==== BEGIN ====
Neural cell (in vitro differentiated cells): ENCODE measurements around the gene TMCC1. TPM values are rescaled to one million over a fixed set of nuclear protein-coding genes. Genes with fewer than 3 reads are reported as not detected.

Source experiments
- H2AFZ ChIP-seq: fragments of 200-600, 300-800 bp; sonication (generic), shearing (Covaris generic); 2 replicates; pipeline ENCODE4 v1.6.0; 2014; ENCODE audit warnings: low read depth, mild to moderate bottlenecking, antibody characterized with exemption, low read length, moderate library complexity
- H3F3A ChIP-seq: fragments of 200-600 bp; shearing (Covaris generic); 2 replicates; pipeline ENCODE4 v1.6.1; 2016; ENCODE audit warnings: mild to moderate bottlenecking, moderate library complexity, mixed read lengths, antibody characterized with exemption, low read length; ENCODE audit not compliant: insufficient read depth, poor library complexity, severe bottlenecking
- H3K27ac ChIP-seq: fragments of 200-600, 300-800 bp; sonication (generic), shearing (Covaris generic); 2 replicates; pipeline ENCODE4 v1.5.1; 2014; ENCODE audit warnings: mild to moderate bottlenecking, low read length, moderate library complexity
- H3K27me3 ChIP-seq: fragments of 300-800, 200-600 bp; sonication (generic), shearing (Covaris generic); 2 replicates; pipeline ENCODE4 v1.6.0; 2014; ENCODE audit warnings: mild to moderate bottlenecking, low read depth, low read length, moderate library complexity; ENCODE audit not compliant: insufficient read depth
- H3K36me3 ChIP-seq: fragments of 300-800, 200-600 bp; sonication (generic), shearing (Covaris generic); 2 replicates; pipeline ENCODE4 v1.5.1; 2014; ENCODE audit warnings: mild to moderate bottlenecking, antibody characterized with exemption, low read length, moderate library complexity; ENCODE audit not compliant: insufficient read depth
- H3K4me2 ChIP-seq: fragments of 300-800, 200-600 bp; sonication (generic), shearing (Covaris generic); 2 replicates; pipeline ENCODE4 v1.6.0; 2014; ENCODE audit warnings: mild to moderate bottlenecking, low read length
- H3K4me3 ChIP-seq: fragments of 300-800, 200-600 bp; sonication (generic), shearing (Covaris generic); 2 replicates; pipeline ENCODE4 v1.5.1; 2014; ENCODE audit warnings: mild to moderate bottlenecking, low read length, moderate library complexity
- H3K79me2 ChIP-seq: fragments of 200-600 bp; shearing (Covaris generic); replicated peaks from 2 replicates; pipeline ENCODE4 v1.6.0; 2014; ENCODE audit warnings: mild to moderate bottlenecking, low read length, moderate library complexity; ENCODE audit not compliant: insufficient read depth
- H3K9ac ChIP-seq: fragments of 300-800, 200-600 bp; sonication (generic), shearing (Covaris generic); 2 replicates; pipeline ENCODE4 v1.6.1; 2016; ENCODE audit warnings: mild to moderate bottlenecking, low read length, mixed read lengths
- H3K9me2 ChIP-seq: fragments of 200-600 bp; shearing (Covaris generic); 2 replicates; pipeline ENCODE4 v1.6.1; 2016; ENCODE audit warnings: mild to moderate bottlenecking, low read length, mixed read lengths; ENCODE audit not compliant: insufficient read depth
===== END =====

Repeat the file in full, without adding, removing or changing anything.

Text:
Neural cell (in vitro differentiated cells): ENCODE measurements around the gene TMCC1. TPM values are rescaled to one million over a fixed set of nuclear protein-coding genes. Genes with fewer than 3 reads are reported as not detected.

Source experiments
- H2AFZ ChIP-seq: fragments of 200-600, 300-800 bp; sonication (generic), shearing (Covaris generic); 2 replicates; pipeline ENCODE4 v1.6.0; 2014; ENCODE audit warnings: low read depth, mild to moderate bottlenecking, antibody characterized with exemption, low read length, moderate library complexity
- H3F3A ChIP-seq: fragments of 200-600 bp; shearing (Covaris generic); 2 replicates; pipeline ENCODE4 v1.6.1; 2016; ENCODE audit warnings: mild to moderate bottlenecking, moderate library complexity, mixed read lengths, antibody characterized with exemption, low read length; ENCODE audit not compliant: insufficient read depth, poor library complexity, severe bottlenecking
- H3K27ac ChIP-seq: fragments of 200-600, 300-800 bp; sonication (generic), shearing (Covaris generic); 2 replicates; pipeline ENCODE4 v1.5.1; 2014; ENCODE audit warnings: mild to moderate bottlenecking, low read length, moderate library complexity
- H3K27me3 ChIP-seq: fragments of 300-800, 200-600 bp; sonication (generic), shearing (Covaris generic); 2 replicates; pipeline ENCODE4 v1.6.0; 2014; ENCODE audit warnings: mild to moderate bottlenecking, low read depth, low read length, moderate library complexity; ENCODE audit not compliant: insufficient read depth
- H3K36me3 ChIP-seq: fragments of 300-800, 200-600 bp; sonication (generic), shearing (Covaris generic); 2 replicates; pipeline ENCODE4 v1.5.1; 2014; ENCODE audit warnings: mild to moderate bottlenecking, antibody characterized with exemption, low read length, moderate library complexity; ENCODE audit not compliant: insufficient read depth
- H3K4me2 ChIP-seq: fragments of 300-800, 200-600 bp; sonication (generic), shearing (Covaris generic); 2 replicates; pipeline ENCODE4 v1.6.0; 2014; ENCODE audit warnings: mild to moderate bottlenecking, low read length
- H3K4me3 ChIP-seq: fragments of 300-800, 200-600 bp; sonication (generic), shearing (Covaris generic); 2 replicates; pipeline ENCODE4 v1.5.1; 2014; ENCODE audit warnings: mild to moderate bottlenecking, low read length, moderate library complexity
- H3K79me2 ChIP-seq: fragments of 200-600 bp; shearing (Covaris generic); replicated peaks from 2 replicates; pipeline ENCODE4 v1.6.0; 2014; ENCODE audit warnings: mild to moderate bottlenecking, low read length, moderate library complexity; ENCODE audit not compliant: insufficient read depth
- H3K9ac ChIP-seq: fragments of 300-800, 200-600 bp; sonication (generic), shearing (Covaris generic); 2 replicates; pipeline ENCODE4 v1.6.1; 2016; ENCODE audit warnings: mild to moderate bottlenecking, low read length, mixed read lengths
- H3K9me2 ChIP-seq: fragments of 200-600 bp; shearing (Covaris generic); 2 replicates; pipeline ENCODE4 v1.6.1; 2016; ENCODE audit warnings: mild to moderate bottlenecking, low read length, mixed read lengths; ENCODE audit not compliant: insufficient read depth